Oil rises as falling US inventories refocus market on demand
Oil rose on Wednesday after plunging more than 2 per cent in the previous session as reports of falling US crude oil and fuel inventories refocused investors on robust demand in the world’s top oil consumer.
Brent crude climbed by 40 cents, or 0.5pc, to $81.17 a barrel by 0723 GMT. US West Texas Intermediate crude gained 48 cents, or 0.6pc, to $77.55 a barrel.
US crude oil stocks fell by about 6.1m barrels in the week ending April 21, according to market sources citing American Petroleum Institute (API) figures on Tuesday.
Analysts had expected crude inventories to fall by about 1.5m barrels.
Gasoline inventories fell 1.9m barrels last week, while distillate inventories rose by 1.7m barrels, the sources said the API reported. Official stockpiles data from the US government is due on Wednesday.
US crude oil stockpiles have been falling since the middle of March as refineries have increased their runs to produce more gasoline ahead of the peak summer demand period that starts in May. This has pushed WTI futures prices into a backwardation, when prompt futures are higher than later dated futures, reflecting the higher refinery demand.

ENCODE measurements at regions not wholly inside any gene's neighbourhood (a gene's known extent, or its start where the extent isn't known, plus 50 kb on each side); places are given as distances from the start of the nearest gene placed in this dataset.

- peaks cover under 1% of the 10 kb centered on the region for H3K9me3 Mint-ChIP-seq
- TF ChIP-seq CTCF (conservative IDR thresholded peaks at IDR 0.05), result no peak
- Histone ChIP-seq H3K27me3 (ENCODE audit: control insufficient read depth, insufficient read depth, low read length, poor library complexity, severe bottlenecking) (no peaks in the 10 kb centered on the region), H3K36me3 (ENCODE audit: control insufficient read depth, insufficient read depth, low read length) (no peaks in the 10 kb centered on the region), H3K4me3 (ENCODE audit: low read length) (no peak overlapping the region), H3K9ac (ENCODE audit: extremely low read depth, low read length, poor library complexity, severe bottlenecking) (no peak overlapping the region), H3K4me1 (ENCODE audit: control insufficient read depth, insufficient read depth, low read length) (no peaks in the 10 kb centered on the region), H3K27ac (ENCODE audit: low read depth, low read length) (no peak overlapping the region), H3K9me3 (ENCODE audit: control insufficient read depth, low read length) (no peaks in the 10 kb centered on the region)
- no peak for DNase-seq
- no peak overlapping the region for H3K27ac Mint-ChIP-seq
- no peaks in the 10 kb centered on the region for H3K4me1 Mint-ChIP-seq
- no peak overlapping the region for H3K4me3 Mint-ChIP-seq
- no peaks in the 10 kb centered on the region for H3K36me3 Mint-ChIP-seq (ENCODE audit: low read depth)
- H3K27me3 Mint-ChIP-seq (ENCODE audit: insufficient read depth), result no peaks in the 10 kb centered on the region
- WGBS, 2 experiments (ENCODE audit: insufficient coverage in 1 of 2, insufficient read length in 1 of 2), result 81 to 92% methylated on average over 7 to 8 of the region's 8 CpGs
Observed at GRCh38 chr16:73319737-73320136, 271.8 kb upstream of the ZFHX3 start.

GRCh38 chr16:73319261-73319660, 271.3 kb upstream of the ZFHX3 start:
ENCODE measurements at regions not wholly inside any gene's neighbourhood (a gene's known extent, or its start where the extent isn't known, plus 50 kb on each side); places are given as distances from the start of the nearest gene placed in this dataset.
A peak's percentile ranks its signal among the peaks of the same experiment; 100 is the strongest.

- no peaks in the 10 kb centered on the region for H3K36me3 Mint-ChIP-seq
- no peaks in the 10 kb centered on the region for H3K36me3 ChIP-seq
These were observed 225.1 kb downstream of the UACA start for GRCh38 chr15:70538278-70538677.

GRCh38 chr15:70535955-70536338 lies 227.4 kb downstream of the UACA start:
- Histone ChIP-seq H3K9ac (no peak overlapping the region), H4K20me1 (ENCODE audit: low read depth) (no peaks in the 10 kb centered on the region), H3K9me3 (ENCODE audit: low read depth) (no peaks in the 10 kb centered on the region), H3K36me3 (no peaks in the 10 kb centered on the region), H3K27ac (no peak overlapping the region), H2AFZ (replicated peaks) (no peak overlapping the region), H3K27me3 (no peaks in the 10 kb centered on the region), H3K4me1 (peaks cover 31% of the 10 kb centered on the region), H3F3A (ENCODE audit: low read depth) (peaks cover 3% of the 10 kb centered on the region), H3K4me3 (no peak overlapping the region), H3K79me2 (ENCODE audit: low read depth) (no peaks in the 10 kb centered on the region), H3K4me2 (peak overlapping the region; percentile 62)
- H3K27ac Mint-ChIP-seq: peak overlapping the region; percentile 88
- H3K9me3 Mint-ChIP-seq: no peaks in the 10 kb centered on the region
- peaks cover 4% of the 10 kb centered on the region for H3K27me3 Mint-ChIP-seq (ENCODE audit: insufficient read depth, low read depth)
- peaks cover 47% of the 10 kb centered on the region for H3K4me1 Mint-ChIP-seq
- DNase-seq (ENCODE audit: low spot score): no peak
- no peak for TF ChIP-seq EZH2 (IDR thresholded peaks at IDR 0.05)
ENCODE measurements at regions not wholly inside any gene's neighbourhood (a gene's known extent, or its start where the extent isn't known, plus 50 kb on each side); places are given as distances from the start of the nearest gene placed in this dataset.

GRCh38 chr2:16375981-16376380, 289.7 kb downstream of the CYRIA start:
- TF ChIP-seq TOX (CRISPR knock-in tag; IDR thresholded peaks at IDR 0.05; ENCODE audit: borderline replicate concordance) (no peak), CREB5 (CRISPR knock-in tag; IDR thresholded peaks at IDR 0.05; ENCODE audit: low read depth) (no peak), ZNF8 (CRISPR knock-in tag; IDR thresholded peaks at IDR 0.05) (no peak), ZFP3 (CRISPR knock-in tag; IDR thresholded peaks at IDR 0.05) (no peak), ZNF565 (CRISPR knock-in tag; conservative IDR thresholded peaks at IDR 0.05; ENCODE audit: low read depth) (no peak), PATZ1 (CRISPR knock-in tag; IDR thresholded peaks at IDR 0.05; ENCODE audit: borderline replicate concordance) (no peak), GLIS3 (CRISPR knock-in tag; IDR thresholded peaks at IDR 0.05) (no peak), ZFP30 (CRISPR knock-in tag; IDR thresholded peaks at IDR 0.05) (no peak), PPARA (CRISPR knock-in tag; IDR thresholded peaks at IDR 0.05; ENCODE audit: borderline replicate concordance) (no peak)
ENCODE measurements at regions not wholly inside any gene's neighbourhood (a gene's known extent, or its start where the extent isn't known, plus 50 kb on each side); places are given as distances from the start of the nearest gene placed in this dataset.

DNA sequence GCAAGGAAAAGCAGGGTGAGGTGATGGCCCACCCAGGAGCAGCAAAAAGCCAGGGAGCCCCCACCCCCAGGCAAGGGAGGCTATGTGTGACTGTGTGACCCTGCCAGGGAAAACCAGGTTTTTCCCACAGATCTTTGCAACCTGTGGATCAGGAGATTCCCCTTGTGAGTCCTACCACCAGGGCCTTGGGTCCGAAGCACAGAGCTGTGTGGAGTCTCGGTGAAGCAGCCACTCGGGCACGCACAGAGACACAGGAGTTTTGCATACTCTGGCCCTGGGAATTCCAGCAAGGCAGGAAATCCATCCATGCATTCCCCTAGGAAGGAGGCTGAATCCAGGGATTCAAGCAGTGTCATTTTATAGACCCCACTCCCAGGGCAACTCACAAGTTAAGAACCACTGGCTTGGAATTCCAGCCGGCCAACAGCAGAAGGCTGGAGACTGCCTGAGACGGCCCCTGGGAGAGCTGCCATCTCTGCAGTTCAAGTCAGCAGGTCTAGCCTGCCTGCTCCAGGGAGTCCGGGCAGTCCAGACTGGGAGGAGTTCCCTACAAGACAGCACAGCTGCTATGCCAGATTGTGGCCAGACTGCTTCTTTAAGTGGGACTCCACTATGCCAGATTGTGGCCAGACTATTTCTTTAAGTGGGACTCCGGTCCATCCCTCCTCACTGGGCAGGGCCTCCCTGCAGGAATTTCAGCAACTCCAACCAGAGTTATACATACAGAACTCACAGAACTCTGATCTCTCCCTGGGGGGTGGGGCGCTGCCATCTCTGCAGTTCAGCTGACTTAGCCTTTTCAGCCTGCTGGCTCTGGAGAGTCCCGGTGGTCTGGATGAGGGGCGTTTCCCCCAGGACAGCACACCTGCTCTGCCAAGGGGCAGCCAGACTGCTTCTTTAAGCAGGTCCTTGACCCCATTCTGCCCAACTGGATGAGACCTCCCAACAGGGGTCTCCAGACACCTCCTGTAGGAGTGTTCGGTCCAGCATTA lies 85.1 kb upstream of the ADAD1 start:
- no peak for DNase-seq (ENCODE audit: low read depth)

“[The higher backwardation] jives with the strong utilisation rates as refiners are currently boiling a lot of crude oil at a point in the season when gasoline demand is just beginning to rise,” said oil analyst Stephen Schork in his Schork Report newsletter.
Oil prices dived more than 2pc on Tuesday, returning to the near the same level before the Organisation of the Petroleum Exporting Countries (OPEC) and other producer allies such as Russia, known as OPEC+, announced an additional output reduction in early April.
The upward momentum brought by the OPEC cut is running out and Russian oil exports did not show any obvious decrease, leaving the supply-side with no further supports, said Song Yang, analyst from China Galaxy Futures in a note.
While the API data pushed the market higher on Wednesday, lingering economic concerns and expectations of further interest rate hikes that could curtail fuel demand growth are countering the signs of improving short-term consumption gains.
US consumer confidence dropped to a nine-month low in April as worries about the future mounted, further heightening the risk that the economy could fall into recession this year.
Investors also showed concern that potential new interest rate hikes by inflation-fighting central banks could slow economic growth and dent energy demand in the United States, Britain and the European Union.
The US Federal Reserve, the Bank of England and the European Central Bank are all expected to raise rates at their coming meetings.